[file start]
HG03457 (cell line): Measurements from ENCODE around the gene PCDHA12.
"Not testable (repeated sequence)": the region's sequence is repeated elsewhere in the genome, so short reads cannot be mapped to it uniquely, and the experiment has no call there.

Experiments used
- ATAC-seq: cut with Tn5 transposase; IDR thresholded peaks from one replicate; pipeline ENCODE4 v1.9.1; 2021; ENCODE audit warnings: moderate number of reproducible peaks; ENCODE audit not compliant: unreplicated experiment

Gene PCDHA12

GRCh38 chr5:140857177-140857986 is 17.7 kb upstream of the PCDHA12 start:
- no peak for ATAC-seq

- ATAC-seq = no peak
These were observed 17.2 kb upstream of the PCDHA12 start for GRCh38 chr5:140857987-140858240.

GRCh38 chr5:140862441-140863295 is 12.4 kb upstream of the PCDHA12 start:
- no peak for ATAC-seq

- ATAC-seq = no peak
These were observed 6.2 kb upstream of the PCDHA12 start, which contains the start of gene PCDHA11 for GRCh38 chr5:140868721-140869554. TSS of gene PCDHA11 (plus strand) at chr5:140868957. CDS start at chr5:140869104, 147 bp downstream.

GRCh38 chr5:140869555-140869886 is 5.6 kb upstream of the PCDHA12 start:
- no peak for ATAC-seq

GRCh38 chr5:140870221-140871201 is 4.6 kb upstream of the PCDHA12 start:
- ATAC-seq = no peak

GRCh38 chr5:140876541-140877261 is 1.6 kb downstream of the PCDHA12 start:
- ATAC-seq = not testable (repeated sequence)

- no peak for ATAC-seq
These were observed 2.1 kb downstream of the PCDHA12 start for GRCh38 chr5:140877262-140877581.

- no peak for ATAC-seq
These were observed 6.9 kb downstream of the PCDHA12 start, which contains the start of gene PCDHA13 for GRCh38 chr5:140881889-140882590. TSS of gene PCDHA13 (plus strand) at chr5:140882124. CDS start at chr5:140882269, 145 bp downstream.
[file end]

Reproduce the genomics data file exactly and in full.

HG03457 (cell line): Measurements from ENCODE around the gene PCDHA12.
"Not testable (repeated sequence)": the region's sequence is repeated elsewhere in the genome, so short reads cannot be mapped to it uniquely, and the experiment has no call there.

Experiments used
- ATAC-seq: cut with Tn5 transposase; IDR thresholded peaks from one replicate; pipeline ENCODE4 v1.9.1; 2021; ENCODE audit warnings: moderate number of reproducible peaks; ENCODE audit not compliant: unreplicated experiment

Gene PCDHA12

GRCh38 chr5:140857177-140857986 is 17.7 kb upstream of the PCDHA12 start:
- no peak for ATAC-seq

- ATAC-seq = no peak
These were observed 17.2 kb upstream of the PCDHA12 start for GRCh38 chr5:140857987-140858240.

GRCh38 chr5:140862441-140863295 is 12.4 kb upstream of the PCDHA12 start:
- no peak for ATAC-seq

- ATAC-seq = no peak
These were observed 6.2 kb upstream of the PCDHA12 start, which contains the start of gene PCDHA11 for GRCh38 chr5:140868721-140869554. TSS of gene PCDHA11 (plus strand) at chr5:140868957. CDS start at chr5:140869104, 147 bp downstream.

GRCh38 chr5:140869555-140869886 is 5.6 kb upstream of the PCDHA12 start:
- no peak for ATAC-seq

GRCh38 chr5:140870221-140871201 is 4.6 kb upstream of the PCDHA12 start:
- ATAC-seq = no peak

GRCh38 chr5:140876541-140877261 is 1.6 kb downstream of the PCDHA12 start:
- ATAC-seq = not testable (repeated sequence)

- no peak for ATAC-seq
These were observed 2.1 kb downstream of the PCDHA12 start for GRCh38 chr5:140877262-140877581.

- no peak for ATAC-seq
These were observed 6.9 kb downstream of the PCDHA12 start, which contains the start of gene PCDHA13 for GRCh38 chr5:140881889-140882590. TSS of gene PCDHA13 (plus strand) at chr5:140882124. CDS start at chr5:140882269, 145 bp downstream.